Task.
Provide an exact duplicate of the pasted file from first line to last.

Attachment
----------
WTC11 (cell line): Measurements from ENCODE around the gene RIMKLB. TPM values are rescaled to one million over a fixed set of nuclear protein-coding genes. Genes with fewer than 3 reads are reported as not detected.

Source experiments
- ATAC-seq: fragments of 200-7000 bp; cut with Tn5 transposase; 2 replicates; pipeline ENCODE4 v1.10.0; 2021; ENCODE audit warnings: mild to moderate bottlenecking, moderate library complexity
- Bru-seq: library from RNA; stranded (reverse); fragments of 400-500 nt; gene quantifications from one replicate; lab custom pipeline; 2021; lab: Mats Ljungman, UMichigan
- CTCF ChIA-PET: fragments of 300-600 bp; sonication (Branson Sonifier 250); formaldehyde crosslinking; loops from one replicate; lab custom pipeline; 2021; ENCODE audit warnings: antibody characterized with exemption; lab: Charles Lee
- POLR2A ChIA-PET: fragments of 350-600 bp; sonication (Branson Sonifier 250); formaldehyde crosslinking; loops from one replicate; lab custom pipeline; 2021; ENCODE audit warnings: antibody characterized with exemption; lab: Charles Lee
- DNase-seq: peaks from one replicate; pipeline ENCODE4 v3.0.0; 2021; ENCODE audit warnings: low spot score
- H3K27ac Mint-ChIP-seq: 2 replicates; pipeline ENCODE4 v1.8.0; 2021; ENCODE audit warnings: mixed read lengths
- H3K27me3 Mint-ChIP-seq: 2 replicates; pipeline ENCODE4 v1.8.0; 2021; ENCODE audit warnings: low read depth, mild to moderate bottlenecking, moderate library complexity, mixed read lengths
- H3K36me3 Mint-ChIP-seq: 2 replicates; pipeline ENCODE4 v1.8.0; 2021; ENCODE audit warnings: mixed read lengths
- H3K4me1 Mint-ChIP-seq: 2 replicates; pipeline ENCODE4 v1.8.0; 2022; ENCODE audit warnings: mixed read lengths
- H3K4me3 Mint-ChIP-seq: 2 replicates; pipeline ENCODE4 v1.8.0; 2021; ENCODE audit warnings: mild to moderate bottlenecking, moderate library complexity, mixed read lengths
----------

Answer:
WTC11 (cell line): Measurements from ENCODE around the gene RIMKLB. TPM values are rescaled to one million over a fixed set of nuclear protein-coding genes. Genes with fewer than 3 reads are reported as not detected.

Source experiments
- ATAC-seq: fragments of 200-7000 bp; cut with Tn5 transposase; 2 replicates; pipeline ENCODE4 v1.10.0; 2021; ENCODE audit warnings: mild to moderate bottlenecking, moderate library complexity
- Bru-seq: library from RNA; stranded (reverse); fragments of 400-500 nt; gene quantifications from one replicate; lab custom pipeline; 2021; lab: Mats Ljungman, UMichigan
- CTCF ChIA-PET: fragments of 300-600 bp; sonication (Branson Sonifier 250); formaldehyde crosslinking; loops from one replicate; lab custom pipeline; 2021; ENCODE audit warnings: antibody characterized with exemption; lab: Charles Lee
- POLR2A ChIA-PET: fragments of 350-600 bp; sonication (Branson Sonifier 250); formaldehyde crosslinking; loops from one replicate; lab custom pipeline; 2021; ENCODE audit warnings: antibody characterized with exemption; lab: Charles Lee
- DNase-seq: peaks from one replicate; pipeline ENCODE4 v3.0.0; 2021; ENCODE audit warnings: low spot score
- H3K27ac Mint-ChIP-seq: 2 replicates; pipeline ENCODE4 v1.8.0; 2021; ENCODE audit warnings: mixed read lengths
- H3K27me3 Mint-ChIP-seq: 2 replicates; pipeline ENCODE4 v1.8.0; 2021; ENCODE audit warnings: low read depth, mild to moderate bottlenecking, moderate library complexity, mixed read lengths
- H3K36me3 Mint-ChIP-seq: 2 replicates; pipeline ENCODE4 v1.8.0; 2021; ENCODE audit warnings: mixed read lengths
- H3K4me1 Mint-ChIP-seq: 2 replicates; pipeline ENCODE4 v1.8.0; 2022; ENCODE audit warnings: mixed read lengths
- H3K4me3 Mint-ChIP-seq: 2 replicates; pipeline ENCODE4 v1.8.0; 2021; ENCODE audit warnings: mild to moderate bottlenecking, moderate library complexity, mixed read lengths